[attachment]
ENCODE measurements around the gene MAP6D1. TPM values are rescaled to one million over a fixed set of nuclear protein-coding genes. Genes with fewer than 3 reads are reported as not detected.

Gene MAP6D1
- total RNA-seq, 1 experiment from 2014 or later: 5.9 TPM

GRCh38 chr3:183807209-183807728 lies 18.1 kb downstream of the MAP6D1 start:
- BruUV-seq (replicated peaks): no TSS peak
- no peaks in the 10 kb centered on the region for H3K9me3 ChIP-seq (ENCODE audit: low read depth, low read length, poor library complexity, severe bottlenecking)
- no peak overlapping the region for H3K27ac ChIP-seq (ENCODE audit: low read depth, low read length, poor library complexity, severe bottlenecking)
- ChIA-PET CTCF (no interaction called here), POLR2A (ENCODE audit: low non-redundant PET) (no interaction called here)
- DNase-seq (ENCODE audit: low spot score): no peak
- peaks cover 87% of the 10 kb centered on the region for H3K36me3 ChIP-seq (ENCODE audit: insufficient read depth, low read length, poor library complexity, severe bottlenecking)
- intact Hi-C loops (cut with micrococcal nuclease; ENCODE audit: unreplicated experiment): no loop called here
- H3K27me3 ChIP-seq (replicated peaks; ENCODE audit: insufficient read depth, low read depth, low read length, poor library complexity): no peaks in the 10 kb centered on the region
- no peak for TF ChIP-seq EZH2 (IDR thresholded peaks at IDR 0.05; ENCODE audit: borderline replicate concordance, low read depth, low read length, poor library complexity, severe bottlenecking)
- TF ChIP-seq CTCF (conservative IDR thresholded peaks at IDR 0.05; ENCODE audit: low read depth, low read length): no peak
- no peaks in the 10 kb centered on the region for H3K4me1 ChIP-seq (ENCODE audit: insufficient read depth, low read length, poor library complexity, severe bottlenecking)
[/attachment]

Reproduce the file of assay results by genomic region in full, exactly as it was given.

ENCODE measurements around the gene MAP6D1. TPM values are rescaled to one million over a fixed set of nuclear protein-coding genes. Genes with fewer than 3 reads are reported as not detected.

Gene MAP6D1
- total RNA-seq, 1 experiment from 2014 or later: 5.9 TPM

GRCh38 chr3:183807209-183807728 lies 18.1 kb downstream of the MAP6D1 start:
- BruUV-seq (replicated peaks): no TSS peak
- no peaks in the 10 kb centered on the region for H3K9me3 ChIP-seq (ENCODE audit: low read depth, low read length, poor library complexity, severe bottlenecking)
- no peak overlapping the region for H3K27ac ChIP-seq (ENCODE audit: low read depth, low read length, poor library complexity, severe bottlenecking)
- ChIA-PET CTCF (no interaction called here), POLR2A (ENCODE audit: low non-redundant PET) (no interaction called here)
- DNase-seq (ENCODE audit: low spot score): no peak
- peaks cover 87% of the 10 kb centered on the region for H3K36me3 ChIP-seq (ENCODE audit: insufficient read depth, low read length, poor library complexity, severe bottlenecking)
- intact Hi-C loops (cut with micrococcal nuclease; ENCODE audit: unreplicated experiment): no loop called here
- H3K27me3 ChIP-seq (replicated peaks; ENCODE audit: insufficient read depth, low read depth, low read length, poor library complexity): no peaks in the 10 kb centered on the region
- no peak for TF ChIP-seq EZH2 (IDR thresholded peaks at IDR 0.05; ENCODE audit: borderline replicate concordance, low read depth, low read length, poor library complexity, severe bottlenecking)
- TF ChIP-seq CTCF (conservative IDR thresholded peaks at IDR 0.05; ENCODE audit: low read depth, low read length): no peak
- no peaks in the 10 kb centered on the region for H3K4me1 ChIP-seq (ENCODE audit: insufficient read depth, low read length, poor library complexity, severe bottlenecking)